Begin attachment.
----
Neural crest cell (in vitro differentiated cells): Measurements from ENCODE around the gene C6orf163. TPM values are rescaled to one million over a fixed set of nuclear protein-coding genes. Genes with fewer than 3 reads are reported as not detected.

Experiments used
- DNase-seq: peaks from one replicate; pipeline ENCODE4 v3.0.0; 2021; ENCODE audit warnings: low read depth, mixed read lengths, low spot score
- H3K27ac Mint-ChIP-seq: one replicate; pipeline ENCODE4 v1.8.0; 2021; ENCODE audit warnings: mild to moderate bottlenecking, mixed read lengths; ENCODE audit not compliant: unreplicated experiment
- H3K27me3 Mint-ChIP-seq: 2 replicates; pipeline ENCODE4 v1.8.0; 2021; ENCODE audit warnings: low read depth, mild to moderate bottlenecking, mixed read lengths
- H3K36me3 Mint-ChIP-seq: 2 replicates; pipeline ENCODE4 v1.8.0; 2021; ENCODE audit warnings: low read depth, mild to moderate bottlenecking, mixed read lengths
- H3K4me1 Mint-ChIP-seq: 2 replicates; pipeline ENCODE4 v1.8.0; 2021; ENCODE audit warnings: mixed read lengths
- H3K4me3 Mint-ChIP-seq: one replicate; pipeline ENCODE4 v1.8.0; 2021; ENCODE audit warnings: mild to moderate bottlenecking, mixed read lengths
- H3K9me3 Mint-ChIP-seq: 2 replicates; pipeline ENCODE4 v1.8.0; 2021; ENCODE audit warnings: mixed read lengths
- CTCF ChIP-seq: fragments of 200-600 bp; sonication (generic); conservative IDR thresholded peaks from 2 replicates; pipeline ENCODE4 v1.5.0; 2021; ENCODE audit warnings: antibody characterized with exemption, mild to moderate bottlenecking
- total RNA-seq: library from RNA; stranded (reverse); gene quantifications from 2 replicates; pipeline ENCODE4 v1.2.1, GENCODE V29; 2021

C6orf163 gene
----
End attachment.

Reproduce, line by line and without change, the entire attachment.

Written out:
Neural crest cell (in vitro differentiated cells): Measurements from ENCODE around the gene C6orf163. TPM values are rescaled to one million over a fixed set of nuclear protein-coding genes. Genes with fewer than 3 reads are reported as not detected.

Experiments used
- DNase-seq: peaks from one replicate; pipeline ENCODE4 v3.0.0; 2021; ENCODE audit warnings: low read depth, mixed read lengths, low spot score
- H3K27ac Mint-ChIP-seq: one replicate; pipeline ENCODE4 v1.8.0; 2021; ENCODE audit warnings: mild to moderate bottlenecking, mixed read lengths; ENCODE audit not compliant: unreplicated experiment
- H3K27me3 Mint-ChIP-seq: 2 replicates; pipeline ENCODE4 v1.8.0; 2021; ENCODE audit warnings: low read depth, mild to moderate bottlenecking, mixed read lengths
- H3K36me3 Mint-ChIP-seq: 2 replicates; pipeline ENCODE4 v1.8.0; 2021; ENCODE audit warnings: low read depth, mild to moderate bottlenecking, mixed read lengths
- H3K4me1 Mint-ChIP-seq: 2 replicates; pipeline ENCODE4 v1.8.0; 2021; ENCODE audit warnings: mixed read lengths
- H3K4me3 Mint-ChIP-seq: one replicate; pipeline ENCODE4 v1.8.0; 2021; ENCODE audit warnings: mild to moderate bottlenecking, mixed read lengths
- H3K9me3 Mint-ChIP-seq: 2 replicates; pipeline ENCODE4 v1.8.0; 2021; ENCODE audit warnings: mixed read lengths
- CTCF ChIP-seq: fragments of 200-600 bp; sonication (generic); conservative IDR thresholded peaks from 2 replicates; pipeline ENCODE4 v1.5.0; 2021; ENCODE audit warnings: antibody characterized with exemption, mild to moderate bottlenecking
- total RNA-seq: library from RNA; stranded (reverse); gene quantifications from 2 replicates; pipeline ENCODE4 v1.2.1, GENCODE V29; 2021

C6orf163 gene